Powers has 13 new face in his lineup. It takes time for all of those new faces to build chemistry in the dressing room and on the ice with one another.

It hasn’t helped that forward Dylan Jackson was experiencing some residual effects of the broken sternum he sustained last season at Northeastern. He sat out the loss to Colgate on Saturday but is good to go now. The Jacksons have real chemistry playing together and Powers expects them to flourish soon.

He also thinks that tweaking the top line by putting Josh Doan at center, Sillinger on his off wing and Mastrosimone on the left side will create better opportunities and more offense for a line that has been good, but not elite. The coaching staff wants to take advantage of Mastrosimone’s wide speed by playing him on the wing.

There is also the reality of playing in a new arena. After opening with four games on the road, ASU returned home to a litany of special events focused around the grand opening of Mullett Arena. When they weren’t hobnobbing with school officials or donors, they were working around construction crews that were still active in the arena, putting the finishing touches in place. They also had to adjust to the quirks of a new arena; everything from the dressing room and the workout areas to the ice and boards.

Finally, Friday’s first game (and win) in their new building was emotionally draining for the Sun Devils. Powers said the team looked much better in practice this week.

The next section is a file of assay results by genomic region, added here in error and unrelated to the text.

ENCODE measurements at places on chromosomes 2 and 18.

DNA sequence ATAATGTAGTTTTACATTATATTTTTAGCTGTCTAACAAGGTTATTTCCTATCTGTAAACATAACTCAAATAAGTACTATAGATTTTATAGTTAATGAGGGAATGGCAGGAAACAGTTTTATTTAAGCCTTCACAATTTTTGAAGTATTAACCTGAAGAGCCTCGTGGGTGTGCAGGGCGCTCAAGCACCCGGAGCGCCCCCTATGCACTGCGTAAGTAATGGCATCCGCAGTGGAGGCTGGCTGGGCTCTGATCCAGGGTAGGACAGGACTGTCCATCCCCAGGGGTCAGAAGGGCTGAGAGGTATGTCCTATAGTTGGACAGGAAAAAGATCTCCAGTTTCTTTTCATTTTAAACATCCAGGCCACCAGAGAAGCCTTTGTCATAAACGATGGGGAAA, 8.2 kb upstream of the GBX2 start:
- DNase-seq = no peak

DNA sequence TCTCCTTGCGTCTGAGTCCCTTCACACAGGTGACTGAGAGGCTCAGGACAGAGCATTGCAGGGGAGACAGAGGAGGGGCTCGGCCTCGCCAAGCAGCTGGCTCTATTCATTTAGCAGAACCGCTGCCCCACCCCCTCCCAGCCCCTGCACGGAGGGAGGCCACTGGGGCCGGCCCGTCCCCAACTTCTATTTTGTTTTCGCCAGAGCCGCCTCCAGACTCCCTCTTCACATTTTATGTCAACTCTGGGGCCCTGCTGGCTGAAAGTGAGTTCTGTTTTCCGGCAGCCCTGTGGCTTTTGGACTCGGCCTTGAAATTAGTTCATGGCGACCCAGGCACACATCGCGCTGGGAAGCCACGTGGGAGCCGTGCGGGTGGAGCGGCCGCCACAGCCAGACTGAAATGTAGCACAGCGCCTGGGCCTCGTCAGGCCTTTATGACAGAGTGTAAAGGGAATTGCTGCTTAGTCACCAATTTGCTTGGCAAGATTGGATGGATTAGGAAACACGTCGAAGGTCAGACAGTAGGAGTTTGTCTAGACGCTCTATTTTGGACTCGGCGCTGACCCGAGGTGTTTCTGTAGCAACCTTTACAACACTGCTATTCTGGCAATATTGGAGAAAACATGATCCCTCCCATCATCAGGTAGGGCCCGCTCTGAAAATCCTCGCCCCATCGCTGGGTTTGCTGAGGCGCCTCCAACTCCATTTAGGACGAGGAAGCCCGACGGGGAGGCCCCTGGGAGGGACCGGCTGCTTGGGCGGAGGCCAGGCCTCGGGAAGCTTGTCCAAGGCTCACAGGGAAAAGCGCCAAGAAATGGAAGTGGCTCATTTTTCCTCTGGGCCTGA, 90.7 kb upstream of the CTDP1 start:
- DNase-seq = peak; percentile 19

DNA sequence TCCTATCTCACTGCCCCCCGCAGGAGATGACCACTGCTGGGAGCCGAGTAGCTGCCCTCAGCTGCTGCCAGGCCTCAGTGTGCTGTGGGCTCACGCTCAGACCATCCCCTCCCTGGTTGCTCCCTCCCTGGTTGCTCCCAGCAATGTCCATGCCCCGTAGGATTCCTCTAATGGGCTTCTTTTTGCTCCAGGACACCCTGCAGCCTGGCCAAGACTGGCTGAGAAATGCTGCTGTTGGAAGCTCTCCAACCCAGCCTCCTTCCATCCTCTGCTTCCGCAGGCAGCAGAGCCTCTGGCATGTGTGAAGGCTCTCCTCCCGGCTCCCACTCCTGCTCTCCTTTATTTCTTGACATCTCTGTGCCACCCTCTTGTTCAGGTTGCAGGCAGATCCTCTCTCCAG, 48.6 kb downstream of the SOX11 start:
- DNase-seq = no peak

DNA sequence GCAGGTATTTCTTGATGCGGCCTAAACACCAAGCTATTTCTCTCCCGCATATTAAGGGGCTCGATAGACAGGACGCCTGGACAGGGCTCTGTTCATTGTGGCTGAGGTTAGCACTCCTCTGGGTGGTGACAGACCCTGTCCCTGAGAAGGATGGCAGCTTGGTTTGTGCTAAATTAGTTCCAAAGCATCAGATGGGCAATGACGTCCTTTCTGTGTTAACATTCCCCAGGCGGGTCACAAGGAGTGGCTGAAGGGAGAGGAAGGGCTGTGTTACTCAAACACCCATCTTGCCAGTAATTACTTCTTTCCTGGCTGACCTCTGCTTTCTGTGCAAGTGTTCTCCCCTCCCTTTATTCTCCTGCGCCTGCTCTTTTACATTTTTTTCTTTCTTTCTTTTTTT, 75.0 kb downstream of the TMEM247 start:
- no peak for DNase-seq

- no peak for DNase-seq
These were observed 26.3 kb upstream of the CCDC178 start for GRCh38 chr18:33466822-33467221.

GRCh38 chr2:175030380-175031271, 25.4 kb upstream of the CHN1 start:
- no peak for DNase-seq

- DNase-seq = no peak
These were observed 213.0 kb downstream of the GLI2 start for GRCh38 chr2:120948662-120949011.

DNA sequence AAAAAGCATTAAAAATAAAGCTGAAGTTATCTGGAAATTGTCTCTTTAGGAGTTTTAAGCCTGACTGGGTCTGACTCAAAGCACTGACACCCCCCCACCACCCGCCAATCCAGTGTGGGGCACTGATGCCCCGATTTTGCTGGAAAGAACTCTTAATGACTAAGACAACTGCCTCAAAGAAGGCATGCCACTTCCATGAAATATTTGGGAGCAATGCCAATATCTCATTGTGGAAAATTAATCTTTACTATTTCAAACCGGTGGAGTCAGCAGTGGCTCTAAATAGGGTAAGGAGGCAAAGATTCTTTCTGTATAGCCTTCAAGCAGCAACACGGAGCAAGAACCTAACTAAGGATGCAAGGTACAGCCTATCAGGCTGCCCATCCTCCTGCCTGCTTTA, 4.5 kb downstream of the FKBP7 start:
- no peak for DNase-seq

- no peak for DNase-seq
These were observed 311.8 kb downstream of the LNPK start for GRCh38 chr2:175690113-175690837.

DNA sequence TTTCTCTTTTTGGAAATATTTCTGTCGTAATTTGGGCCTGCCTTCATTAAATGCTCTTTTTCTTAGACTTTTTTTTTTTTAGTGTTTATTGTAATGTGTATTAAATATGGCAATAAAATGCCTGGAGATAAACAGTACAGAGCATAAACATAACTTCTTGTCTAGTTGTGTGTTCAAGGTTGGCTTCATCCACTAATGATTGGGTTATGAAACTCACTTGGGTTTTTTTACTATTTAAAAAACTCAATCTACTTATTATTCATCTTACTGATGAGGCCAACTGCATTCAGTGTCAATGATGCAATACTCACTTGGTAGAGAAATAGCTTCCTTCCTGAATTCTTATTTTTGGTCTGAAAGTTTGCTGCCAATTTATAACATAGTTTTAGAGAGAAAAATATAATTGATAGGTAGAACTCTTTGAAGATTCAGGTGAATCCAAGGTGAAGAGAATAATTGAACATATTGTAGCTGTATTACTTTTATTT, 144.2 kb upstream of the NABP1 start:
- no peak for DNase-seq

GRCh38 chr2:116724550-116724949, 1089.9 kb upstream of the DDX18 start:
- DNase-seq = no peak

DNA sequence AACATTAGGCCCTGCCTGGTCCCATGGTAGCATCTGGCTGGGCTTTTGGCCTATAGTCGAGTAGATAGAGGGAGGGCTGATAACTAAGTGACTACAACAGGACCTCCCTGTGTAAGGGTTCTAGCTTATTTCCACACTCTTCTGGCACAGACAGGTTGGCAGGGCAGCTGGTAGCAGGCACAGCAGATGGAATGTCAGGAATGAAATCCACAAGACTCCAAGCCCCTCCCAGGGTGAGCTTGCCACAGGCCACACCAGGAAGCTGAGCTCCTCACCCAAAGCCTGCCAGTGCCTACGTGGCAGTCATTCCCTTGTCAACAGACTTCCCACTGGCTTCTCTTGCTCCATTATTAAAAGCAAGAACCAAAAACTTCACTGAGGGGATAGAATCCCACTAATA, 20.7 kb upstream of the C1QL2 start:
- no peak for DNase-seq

“We just feel so much more settled now that we got those out of the way,” he said. “You can just feel a little bit more intensity and focus on what’s important, and that’s playing hockey.”

Again, the season is only six games old so it’s too early to judge what this group of players can become.

Offense from the defense

Last season, the Sun Devils got 13 goals from their defensemen in 35 games. This season, they have one goal (an empty-netter from Ty Murchison) in six games. It doesn’t help that ASU lost talented freshman Blake Dangos to a high-ankle sprain in Bemidji that will keep him out another three weeks, but when asked if the defensemen were doing enough to generate chances, here’s what Powers said.

“No, they’re not. That’s another reason for our struggles. We’ve been working a lot on getting them activated in the offensive zone, getting up the ice, finding fourth man’s ice and just getting shots through. It’s been a huge focus all week is getting our D more involved, and they want to be more involved. It just hasn’t happened.”

Matthew Kopperud has been a key to ASU’s past power-play success (Photo courtesy of Sun Devil Athletics)

Power play

Matthew Kopperud scoring from the flank on the power play became a familiar site the past two seasons. He has one power-play goal this season, but the unit hasn’t been performing up to expectations.

Last season, the ASU power play ranked 17th in the nation at 22.4 percent. This season, it is tied for 40th at 16.7 percent. Powers said that the Devils are getting their looks, they’re just not finishing and again, they need to get more pucks through to the net.

“Once we start scoring on the power play, our overall production is gonna go up,” said Powers, whose team will face Colorado College on Friday and Saturday in Tempe. “They’re gonna start feeling a little more confident and it’ll get going at 5-on-5.

“We’re right there. If we have a good weekend this weekend, we’re in great shape.”

Top photo courtesy of Sun Devil Athletics